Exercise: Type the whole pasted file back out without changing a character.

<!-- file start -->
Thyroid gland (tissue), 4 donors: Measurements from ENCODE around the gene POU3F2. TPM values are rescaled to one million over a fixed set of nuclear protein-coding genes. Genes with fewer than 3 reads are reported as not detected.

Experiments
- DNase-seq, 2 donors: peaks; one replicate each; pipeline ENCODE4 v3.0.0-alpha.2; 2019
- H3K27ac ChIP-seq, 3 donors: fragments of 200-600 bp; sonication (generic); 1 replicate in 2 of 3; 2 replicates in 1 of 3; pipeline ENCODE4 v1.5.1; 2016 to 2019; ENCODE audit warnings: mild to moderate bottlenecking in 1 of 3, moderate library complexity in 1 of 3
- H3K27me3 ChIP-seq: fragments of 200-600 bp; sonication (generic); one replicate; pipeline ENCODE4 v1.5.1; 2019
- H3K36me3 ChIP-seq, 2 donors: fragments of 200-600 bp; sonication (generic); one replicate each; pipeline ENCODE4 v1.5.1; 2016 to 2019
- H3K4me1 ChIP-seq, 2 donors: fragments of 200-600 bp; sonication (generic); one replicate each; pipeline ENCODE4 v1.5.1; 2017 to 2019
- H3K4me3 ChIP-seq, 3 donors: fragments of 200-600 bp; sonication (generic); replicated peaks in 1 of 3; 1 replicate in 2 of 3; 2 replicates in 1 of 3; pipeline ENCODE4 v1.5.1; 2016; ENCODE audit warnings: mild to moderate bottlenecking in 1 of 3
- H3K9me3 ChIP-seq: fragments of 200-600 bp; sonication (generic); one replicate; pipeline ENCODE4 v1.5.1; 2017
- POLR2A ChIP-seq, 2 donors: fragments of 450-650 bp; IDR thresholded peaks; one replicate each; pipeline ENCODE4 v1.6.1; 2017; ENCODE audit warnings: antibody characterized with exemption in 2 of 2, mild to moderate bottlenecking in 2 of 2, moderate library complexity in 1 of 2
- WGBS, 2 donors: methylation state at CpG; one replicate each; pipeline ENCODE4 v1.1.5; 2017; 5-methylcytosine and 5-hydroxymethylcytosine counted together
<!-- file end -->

Thyroid gland (tissue), 4 donors: Measurements from ENCODE around the gene POU3F2. TPM values are rescaled to one million over a fixed set of nuclear protein-coding genes. Genes with fewer than 3 reads are reported as not detected.

Experiments
- DNase-seq, 2 donors: peaks; one replicate each; pipeline ENCODE4 v3.0.0-alpha.2; 2019
- H3K27ac ChIP-seq, 3 donors: fragments of 200-600 bp; sonication (generic); 1 replicate in 2 of 3; 2 replicates in 1 of 3; pipeline ENCODE4 v1.5.1; 2016 to 2019; ENCODE audit warnings: mild to moderate bottlenecking in 1 of 3, moderate library complexity in 1 of 3
- H3K27me3 ChIP-seq: fragments of 200-600 bp; sonication (generic); one replicate; pipeline ENCODE4 v1.5.1; 2019
- H3K36me3 ChIP-seq, 2 donors: fragments of 200-600 bp; sonication (generic); one replicate each; pipeline ENCODE4 v1.5.1; 2016 to 2019
- H3K4me1 ChIP-seq, 2 donors: fragments of 200-600 bp; sonication (generic); one replicate each; pipeline ENCODE4 v1.5.1; 2017 to 2019
- H3K4me3 ChIP-seq, 3 donors: fragments of 200-600 bp; sonication (generic); replicated peaks in 1 of 3; 1 replicate in 2 of 3; 2 replicates in 1 of 3; pipeline ENCODE4 v1.5.1; 2016; ENCODE audit warnings: mild to moderate bottlenecking in 1 of 3
- H3K9me3 ChIP-seq: fragments of 200-600 bp; sonication (generic); one replicate; pipeline ENCODE4 v1.5.1; 2017
- POLR2A ChIP-seq, 2 donors: fragments of 450-650 bp; IDR thresholded peaks; one replicate each; pipeline ENCODE4 v1.6.1; 2017; ENCODE audit warnings: antibody characterized with exemption in 2 of 2, mild to moderate bottlenecking in 2 of 2, moderate library complexity in 1 of 2
- WGBS, 2 donors: methylation state at CpG; one replicate each; pipeline ENCODE4 v1.1.5; 2017; 5-methylcytosine and 5-hydroxymethylcytosine counted together